St Valentine's Day will be the date when the UK Government's policy on the banning of tobacco advertising will be visibly kick-started. From 14 February 2003 there will be a prohibition on advertisements for tobacco products on billboards and in the press. Further prohibitions will follow throughout the course of 2003 and beyond in an attempt to implement a comprehensive ban on tobacco advertising.
A scheme has been introduced by the Tobacco Advertising and Promotion Act 2002 ("TAPA"), which received Royal Assent on 7 November 2002, that will ban the advertising and promotion of tobacco products in the UK. A manifesto commitment made in the 1997 election campaign is now legislation and TAPA represents what has been described as one of the landmark pieces of public health legislation.
So what does TAPA require and who and what will it affect?
First of all, TAPA's provisions apply to "tobacco advertisements". A tobacco advertisement is defined as an advertisement "whose purpose or whose effect is to promote a tobacco product" - pretty all-encompassing, especially considering the term "advertisement" is not defined and will, therefore, bear its natural and common meaning. TAPA quite politely defines a tobacco product as a "product consisting wholly or partly of tobacco and intended to be smoked, sniffed, sucked or chewed". Billboards and newspaper advertisements, the most visible forms of tobacco advertising, will be subject to TAPA.
As of 14 February 2003 it will be an offence for any person who, in the course of a business, publishes or causes to be published a tobacco advertisement in the UK. Furthermore, it will also be an offence for anyone, again in the course of business, who prints, devises or distributes in the UK a tobacco advertisement which is published in the UK. Anyone causing such an advertisement to be printed, devised or distributed is similarly guilty of an offence. Distribution is expressly said to include transmission in an electronic form as well as by more traditional methods. Effectively, the entire chain of those involved in getting an advertisement seen by the public, from the creatives who formulate the idea for the ad through to those responsible for pasting up the billboard posters, are potentially liable under TAPA. The "in the course of a business" requirement ensures that TAPA does not apply to individuals acting in their own private capacity.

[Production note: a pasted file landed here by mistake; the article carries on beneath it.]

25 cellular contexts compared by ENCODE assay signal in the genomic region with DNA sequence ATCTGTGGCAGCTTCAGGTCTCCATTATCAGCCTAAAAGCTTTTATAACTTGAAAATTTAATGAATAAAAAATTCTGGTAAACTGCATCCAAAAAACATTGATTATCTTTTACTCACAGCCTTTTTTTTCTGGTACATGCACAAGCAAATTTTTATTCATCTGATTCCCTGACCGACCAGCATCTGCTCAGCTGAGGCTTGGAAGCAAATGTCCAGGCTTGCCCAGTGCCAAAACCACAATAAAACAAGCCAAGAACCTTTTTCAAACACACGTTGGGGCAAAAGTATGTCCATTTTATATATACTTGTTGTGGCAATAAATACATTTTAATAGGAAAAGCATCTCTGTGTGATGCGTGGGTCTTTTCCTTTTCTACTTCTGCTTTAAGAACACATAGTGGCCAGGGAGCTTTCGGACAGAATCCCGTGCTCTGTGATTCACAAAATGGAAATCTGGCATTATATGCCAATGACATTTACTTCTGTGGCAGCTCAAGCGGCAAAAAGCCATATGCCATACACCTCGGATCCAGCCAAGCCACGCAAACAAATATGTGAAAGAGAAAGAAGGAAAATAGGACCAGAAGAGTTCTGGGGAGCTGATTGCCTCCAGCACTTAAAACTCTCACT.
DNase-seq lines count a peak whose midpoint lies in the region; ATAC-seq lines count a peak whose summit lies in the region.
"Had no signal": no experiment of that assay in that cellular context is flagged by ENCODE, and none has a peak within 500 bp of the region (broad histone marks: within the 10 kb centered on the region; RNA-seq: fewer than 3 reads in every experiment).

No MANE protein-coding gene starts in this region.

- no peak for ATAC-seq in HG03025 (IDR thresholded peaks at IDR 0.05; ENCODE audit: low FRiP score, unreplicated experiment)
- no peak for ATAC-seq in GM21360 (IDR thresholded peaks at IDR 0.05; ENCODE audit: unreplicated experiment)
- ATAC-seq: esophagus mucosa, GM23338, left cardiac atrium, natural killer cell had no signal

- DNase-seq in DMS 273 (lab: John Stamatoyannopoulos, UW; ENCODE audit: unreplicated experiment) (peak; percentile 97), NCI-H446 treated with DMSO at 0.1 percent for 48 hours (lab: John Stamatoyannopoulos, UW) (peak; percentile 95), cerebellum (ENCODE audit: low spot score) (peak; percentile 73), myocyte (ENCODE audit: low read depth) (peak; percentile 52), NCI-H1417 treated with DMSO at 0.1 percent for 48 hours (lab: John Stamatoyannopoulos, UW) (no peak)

With the global possibilities created by the advent of the internet and the ability for advertisements to be posted on websites and accessed across the world, consideration has had to be given to how TAPA's prohibition can extend to the internet. The simple answer is that it cannot, or at least not comprehensively. TAPA provides that it will not be an offence for a person who does not carry on business in...